In such situations, the renewables that are still far more costly than benchmark fossil sources, become viable albeit at a range of prices above global benchmark energy rates. Solar, tidal and wind power also require substantial capital costs that agricultural communities in least developed countries and remote ones can afford. However, many of the latter have biowaste that can be used as source for gas or fuel.
Larger developing countries often have electricity grids that do not cover remote areas. Loses during transmission and leakages add to the high capital costs involved. Over one-third the world's population has no access to electricity. They do have animal waste and agricultural waste as do the smaller remote countries. However, a system based on transforming agri-waste into energy is at best marginally viable and often not viable at all.
Polygeneration is a system being developed by technically advanced companies like HVR AB in Sweden and it is based on the idea that if you can derive multiple end-uses and thus revenue flows from biogas and bio-mass solutions, the systems are more likely to be viable. Vinay Chand is actively involved in these efforts and is, in fact Chairman of HVR. The objective is to develop optimal solutions that can be purchased, delivered and operated in a simple manner. HVR is working in close collaboration with KTH (The Royal Institute of Technology in Stockholm) to develop and test concepts and then to test them in physical form.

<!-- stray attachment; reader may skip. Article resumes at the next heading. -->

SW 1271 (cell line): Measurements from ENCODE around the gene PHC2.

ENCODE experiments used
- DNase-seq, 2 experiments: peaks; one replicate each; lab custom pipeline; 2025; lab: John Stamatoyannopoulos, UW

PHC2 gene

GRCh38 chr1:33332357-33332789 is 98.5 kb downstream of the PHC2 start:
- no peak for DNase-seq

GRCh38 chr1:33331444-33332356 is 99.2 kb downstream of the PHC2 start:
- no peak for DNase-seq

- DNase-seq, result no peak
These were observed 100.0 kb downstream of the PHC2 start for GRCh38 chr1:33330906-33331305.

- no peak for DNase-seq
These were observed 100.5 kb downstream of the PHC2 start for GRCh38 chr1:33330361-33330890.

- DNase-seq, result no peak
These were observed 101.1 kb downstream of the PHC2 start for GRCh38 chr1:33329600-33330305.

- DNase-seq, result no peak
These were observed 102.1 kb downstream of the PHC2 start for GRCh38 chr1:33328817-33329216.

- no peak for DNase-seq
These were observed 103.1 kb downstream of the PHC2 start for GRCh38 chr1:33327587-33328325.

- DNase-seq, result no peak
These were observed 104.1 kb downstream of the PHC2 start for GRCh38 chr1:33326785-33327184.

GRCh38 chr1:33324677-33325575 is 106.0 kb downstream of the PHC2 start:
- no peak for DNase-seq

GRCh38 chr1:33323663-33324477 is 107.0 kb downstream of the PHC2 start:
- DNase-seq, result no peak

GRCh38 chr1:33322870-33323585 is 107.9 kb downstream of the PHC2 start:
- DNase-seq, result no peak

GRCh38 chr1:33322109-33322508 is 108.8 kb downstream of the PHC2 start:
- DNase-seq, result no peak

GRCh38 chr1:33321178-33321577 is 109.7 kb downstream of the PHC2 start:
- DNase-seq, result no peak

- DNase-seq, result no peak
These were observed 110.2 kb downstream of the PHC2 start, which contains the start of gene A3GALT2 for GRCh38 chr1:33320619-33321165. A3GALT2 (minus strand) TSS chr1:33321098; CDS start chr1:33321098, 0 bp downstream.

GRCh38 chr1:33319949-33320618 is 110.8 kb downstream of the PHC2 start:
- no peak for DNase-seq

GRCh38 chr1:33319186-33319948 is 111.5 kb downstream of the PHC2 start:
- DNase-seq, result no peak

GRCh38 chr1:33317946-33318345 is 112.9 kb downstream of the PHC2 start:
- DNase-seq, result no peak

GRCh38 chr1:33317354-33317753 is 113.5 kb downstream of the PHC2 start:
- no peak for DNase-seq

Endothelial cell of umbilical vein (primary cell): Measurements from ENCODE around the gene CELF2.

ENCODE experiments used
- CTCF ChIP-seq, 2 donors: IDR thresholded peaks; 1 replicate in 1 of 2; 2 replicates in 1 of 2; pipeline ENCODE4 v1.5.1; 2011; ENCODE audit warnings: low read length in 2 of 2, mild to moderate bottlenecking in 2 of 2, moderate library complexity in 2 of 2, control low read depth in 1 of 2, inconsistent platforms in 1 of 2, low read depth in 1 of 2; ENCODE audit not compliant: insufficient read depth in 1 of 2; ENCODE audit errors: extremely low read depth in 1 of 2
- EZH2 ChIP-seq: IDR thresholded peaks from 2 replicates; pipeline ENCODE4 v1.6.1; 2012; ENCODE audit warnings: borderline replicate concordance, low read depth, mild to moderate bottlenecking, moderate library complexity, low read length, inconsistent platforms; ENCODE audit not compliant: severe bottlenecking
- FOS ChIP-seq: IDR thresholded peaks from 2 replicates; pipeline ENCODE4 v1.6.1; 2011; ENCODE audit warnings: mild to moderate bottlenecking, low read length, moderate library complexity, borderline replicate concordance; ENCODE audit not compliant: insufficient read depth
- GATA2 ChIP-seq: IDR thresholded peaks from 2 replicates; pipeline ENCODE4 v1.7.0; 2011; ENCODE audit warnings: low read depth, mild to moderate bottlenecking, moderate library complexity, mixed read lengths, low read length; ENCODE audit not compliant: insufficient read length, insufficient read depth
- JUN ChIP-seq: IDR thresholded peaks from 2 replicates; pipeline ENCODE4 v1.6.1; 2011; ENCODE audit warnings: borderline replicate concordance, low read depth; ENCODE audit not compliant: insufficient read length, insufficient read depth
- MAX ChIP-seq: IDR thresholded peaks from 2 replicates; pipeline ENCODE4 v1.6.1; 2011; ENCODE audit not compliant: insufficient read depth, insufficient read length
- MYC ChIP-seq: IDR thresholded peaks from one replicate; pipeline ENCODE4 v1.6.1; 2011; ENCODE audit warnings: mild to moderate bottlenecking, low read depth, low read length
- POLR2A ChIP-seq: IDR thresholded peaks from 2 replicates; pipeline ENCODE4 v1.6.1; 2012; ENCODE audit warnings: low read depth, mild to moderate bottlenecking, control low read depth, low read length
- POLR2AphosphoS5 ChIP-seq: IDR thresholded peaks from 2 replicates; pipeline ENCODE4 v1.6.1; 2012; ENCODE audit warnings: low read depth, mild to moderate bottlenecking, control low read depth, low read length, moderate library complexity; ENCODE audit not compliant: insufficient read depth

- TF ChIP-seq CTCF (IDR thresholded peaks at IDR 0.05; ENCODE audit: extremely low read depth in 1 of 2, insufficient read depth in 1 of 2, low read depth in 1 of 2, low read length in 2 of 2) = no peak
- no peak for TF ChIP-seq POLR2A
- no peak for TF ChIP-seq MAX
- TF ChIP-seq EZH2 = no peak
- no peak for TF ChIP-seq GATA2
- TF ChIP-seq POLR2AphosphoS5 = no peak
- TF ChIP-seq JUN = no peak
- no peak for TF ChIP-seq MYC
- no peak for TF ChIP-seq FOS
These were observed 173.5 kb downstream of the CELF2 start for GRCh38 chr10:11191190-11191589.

Two applications have been developed and tested:
In Bangladesh there is a often poor rural access to electricity, cooking fuel, drinkable water (with arsenic poisoning ruling out much of the well water) and heat for crop drying. They do have a great deal of animal waste from dairy and poultry farming. The idea is to use cow dung to generate producer gas for cooking, as fuel for electricity, to distil arsenic contaminated water and provide heat for crop drying. In addition the slurry that remains can be sold as fertiliser.